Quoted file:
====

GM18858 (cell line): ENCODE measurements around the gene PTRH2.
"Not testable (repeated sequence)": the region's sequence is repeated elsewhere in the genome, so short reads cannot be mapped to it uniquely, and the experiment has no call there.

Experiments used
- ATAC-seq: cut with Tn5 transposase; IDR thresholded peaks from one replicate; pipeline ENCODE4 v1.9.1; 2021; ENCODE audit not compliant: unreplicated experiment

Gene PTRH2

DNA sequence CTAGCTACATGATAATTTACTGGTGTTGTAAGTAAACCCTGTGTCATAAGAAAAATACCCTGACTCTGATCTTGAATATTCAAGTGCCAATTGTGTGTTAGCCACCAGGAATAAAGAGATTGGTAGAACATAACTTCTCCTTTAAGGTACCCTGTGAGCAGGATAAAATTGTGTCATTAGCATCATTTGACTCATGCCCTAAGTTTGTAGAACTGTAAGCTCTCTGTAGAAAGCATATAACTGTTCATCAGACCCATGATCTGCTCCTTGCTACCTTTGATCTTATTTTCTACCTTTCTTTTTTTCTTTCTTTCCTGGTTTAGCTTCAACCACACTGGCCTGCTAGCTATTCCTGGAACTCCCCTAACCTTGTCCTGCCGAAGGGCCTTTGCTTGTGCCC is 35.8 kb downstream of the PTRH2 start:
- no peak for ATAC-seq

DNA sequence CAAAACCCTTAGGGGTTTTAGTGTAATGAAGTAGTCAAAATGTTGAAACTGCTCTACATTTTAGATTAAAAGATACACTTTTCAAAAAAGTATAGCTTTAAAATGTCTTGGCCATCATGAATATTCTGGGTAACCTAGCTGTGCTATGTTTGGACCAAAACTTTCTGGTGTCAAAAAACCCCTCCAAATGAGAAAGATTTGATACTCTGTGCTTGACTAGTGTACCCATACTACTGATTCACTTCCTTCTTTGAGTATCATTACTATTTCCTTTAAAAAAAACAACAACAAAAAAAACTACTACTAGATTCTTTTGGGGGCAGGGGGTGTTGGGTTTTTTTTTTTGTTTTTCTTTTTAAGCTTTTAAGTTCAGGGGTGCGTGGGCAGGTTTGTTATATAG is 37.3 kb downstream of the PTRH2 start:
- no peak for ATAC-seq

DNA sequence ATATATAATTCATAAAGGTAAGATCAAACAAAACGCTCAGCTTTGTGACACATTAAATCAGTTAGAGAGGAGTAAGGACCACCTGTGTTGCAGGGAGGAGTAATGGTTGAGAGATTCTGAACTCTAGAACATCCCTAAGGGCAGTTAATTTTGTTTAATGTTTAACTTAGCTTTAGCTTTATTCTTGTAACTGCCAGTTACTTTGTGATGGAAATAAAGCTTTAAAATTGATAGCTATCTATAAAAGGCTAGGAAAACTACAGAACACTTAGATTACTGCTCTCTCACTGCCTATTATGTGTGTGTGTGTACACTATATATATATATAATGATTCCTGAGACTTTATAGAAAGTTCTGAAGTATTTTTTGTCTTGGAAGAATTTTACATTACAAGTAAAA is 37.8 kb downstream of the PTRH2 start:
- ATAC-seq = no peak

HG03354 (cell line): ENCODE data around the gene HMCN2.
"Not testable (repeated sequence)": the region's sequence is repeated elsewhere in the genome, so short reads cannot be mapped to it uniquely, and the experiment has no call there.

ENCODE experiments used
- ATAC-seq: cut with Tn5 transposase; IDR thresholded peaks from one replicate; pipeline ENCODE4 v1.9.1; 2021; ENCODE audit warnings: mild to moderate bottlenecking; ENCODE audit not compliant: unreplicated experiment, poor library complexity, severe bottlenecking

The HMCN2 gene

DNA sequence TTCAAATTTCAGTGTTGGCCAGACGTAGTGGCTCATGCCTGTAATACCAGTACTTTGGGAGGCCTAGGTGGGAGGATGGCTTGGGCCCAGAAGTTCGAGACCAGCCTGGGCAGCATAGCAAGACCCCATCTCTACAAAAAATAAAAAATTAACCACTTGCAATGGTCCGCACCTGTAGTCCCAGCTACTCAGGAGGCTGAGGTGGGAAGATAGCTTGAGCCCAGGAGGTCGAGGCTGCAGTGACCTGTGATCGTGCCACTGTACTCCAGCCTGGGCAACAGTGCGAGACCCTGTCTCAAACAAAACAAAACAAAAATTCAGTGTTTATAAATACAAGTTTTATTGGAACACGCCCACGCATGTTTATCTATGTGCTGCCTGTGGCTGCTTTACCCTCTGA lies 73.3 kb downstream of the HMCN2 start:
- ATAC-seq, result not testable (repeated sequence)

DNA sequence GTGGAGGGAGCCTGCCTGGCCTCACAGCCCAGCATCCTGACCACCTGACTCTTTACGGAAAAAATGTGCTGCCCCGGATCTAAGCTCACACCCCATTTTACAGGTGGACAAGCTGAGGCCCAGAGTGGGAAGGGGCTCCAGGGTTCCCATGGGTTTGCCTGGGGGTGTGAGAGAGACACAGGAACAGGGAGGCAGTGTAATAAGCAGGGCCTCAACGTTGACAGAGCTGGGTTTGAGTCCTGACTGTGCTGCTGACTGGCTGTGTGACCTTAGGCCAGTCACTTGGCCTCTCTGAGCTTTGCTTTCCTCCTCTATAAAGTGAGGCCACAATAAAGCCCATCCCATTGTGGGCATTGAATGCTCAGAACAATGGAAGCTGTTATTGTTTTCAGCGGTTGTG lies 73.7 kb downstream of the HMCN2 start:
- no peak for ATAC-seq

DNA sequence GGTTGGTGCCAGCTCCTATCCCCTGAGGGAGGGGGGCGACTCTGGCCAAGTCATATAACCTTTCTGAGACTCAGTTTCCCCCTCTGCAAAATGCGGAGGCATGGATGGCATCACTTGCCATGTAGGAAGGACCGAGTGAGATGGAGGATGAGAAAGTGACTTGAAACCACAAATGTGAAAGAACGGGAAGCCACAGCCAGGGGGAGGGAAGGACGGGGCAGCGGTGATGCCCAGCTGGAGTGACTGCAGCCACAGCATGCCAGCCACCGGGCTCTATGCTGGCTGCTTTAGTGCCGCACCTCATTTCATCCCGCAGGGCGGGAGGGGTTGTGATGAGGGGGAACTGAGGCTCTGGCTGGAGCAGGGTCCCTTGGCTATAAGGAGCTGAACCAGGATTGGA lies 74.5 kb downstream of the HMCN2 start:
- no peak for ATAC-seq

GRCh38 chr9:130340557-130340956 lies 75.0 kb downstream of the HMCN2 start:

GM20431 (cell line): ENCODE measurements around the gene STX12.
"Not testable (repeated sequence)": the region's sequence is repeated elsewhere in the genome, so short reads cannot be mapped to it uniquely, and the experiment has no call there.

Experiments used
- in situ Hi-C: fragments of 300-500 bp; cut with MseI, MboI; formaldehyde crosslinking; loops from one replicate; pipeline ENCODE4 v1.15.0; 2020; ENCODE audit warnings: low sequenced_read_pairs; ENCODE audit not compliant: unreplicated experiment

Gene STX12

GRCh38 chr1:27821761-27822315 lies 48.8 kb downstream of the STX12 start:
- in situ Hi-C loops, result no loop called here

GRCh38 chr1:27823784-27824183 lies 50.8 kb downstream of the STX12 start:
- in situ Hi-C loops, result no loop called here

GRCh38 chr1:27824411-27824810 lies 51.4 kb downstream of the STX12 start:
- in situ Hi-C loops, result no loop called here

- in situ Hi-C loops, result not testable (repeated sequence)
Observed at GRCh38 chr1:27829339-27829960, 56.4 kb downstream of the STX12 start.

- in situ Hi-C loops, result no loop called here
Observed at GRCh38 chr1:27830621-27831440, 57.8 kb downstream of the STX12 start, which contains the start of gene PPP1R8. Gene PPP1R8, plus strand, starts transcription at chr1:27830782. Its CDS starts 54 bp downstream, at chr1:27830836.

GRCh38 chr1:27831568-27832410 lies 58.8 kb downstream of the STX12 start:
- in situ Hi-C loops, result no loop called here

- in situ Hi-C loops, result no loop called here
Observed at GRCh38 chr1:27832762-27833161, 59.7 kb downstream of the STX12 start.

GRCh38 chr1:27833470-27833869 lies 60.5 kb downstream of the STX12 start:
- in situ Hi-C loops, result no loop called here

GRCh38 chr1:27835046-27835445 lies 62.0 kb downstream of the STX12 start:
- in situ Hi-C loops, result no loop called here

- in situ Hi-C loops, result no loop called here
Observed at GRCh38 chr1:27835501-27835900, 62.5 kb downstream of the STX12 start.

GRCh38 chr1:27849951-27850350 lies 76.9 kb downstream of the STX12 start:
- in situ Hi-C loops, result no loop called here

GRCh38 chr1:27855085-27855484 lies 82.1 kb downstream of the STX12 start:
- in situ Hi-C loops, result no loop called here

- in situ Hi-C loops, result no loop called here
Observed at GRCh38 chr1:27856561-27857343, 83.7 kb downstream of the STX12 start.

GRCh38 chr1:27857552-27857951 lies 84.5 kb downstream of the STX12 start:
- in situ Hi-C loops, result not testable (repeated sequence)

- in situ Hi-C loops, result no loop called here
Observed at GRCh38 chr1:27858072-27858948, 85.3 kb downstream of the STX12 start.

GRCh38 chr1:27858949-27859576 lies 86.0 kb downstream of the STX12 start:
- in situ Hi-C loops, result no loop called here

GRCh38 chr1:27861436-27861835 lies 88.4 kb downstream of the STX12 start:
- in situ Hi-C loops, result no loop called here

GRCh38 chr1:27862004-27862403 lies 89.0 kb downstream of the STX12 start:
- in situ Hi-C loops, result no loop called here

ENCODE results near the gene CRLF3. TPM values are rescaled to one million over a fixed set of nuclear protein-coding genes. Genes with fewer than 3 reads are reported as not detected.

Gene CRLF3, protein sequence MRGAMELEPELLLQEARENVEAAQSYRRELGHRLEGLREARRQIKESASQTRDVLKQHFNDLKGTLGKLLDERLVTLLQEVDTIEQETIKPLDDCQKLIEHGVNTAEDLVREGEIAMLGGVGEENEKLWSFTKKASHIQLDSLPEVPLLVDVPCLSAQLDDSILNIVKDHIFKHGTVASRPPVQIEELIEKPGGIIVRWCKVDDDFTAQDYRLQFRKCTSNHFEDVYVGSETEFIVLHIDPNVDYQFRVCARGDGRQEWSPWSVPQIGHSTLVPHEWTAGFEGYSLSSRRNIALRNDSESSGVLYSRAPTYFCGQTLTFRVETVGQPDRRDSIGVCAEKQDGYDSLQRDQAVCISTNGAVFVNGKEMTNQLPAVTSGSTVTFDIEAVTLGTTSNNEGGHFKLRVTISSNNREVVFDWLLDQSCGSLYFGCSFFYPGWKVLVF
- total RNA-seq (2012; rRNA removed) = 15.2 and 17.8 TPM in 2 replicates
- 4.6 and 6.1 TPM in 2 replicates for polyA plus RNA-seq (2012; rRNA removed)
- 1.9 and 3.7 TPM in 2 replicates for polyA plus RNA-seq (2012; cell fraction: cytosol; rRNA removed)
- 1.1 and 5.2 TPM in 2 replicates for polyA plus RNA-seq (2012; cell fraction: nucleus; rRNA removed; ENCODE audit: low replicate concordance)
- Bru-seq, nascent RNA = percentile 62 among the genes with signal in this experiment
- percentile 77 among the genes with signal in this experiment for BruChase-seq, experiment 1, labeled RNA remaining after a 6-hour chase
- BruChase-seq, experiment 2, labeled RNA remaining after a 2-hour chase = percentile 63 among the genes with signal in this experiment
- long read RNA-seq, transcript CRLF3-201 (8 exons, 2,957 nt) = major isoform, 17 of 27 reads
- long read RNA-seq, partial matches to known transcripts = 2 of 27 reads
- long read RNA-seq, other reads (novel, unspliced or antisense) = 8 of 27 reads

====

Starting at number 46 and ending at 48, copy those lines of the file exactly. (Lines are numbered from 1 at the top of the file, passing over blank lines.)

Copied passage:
- in situ Hi-C loops, result no loop called here

- in situ Hi-C loops, result no loop called here
Observed at GRCh38 chr1:27835501-27835900, 62.5 kb downstream of the STX12 start.